Members of a committee assigned with developing a plaza on the state Capitol grounds to honor Oklahoma’s black history are concerned racial prejudice may be blocking their efforts.
Sen. Connie Johnson, D-Oklahoma City, tried unsuccessfully this past session to get legislation passed to give supporters another five years to raise money for the plaza, which now is estimated to cost $10 million. Original estimates were $2 million. The measure was included as an amendment to a Senate bill and passed the House of Representatives, but the amendment was taken out in the version approved by the Senate.
Johnson says she expects opposition to the plaza project next session.
“That’s what we found out this year,” she said Wednesday.
Committee member Ernest Holloway says he is appalled legislators did not extend the fundraising deadline. The land is to revert back to the state Monday, according to the 2006 legislation, because money for the project has not been raised.
“It is outright disgraceful,” said Holloway, former president of Langston University. “Oklahoma apparently is not ready to acknowledge part of its citizens who made a contribution to this great state.
“We’ve got to re-energize this or otherwise we won’t ever get this done,” he said.
Legislation passed in 2006 approving the project gave supporters two years to raise money for the plaza, to be built in the median of Lincoln Boulevard, just north of NE 18. Legislators declined to appropriate state money for the plaza.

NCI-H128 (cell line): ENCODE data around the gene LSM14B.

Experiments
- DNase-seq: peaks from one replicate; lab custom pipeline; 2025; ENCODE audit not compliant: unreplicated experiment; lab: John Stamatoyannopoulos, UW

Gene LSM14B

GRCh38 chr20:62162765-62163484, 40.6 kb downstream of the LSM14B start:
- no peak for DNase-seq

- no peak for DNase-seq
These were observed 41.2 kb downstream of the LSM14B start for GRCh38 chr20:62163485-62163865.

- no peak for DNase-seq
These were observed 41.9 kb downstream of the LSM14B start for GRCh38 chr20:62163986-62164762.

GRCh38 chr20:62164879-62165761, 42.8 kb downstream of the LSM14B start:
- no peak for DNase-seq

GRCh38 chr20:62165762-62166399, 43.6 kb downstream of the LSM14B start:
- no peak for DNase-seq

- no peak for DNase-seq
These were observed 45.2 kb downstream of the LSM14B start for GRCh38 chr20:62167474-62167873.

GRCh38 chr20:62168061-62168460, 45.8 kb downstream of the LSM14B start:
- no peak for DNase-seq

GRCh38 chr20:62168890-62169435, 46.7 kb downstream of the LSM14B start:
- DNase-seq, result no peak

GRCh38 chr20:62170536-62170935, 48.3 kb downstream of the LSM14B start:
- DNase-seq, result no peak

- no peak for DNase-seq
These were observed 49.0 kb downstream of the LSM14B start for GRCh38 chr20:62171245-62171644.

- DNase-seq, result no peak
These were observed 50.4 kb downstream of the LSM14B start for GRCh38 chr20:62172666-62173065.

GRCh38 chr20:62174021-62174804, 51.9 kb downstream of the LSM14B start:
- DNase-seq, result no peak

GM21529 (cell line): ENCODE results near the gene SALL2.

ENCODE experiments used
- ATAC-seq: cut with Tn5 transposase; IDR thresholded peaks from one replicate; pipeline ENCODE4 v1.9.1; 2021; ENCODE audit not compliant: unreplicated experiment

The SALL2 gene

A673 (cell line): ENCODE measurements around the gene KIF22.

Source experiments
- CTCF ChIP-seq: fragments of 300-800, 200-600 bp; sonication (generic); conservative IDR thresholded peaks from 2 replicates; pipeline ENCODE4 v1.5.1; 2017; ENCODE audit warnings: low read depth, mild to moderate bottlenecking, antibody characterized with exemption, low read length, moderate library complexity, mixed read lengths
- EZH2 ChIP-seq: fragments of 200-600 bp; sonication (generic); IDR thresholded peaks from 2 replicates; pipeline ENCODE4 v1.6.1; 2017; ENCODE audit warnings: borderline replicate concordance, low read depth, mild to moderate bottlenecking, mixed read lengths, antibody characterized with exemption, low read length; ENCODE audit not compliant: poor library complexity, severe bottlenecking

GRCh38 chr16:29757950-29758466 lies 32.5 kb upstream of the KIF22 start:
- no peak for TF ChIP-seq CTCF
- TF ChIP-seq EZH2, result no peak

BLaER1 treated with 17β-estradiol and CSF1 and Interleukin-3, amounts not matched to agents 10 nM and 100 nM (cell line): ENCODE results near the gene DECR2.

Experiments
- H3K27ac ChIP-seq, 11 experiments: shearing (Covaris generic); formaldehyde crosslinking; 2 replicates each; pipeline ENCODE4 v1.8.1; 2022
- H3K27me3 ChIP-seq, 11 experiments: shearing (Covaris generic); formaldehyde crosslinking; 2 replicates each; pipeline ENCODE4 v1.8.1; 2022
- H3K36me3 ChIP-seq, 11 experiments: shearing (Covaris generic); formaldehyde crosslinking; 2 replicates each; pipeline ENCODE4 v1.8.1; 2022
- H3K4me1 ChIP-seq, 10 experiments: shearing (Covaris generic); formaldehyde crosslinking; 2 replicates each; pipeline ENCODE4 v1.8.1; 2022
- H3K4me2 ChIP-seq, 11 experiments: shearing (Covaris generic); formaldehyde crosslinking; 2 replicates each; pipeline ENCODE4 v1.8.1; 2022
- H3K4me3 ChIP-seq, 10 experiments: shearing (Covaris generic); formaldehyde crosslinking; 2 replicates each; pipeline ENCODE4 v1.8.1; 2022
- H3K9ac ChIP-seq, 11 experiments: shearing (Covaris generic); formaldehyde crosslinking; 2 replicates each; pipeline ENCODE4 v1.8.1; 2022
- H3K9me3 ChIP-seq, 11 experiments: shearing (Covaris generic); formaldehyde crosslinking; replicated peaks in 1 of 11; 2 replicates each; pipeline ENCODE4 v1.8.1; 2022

Johnson says fundraising efforts stalled last year because it was uncertain whether the committee could use money raised for the plaza to pay for efforts to secure contributions. The sculptor selected by the committee, Ron Firmin, agreed to raise money for the project for a fee. About $28,000 was raised, with about $12,000 being paid to Firmin for his sketches and proposal.
Committee members suggested Johnson contact the Oklahoma Centennial Commission’s nonprofit entity, which is holding the unspent $16,000 raised for the project, to see if it would handle fundraising efforts for the plaza.
They also encouraged Johnson to draft legislation to be introduced next session that would again reserve the tract of land for the plaza and give supporters more time to raise money. Getting support from various state and community leaders also was suggested.
Michael McNutt, Capitol Bureau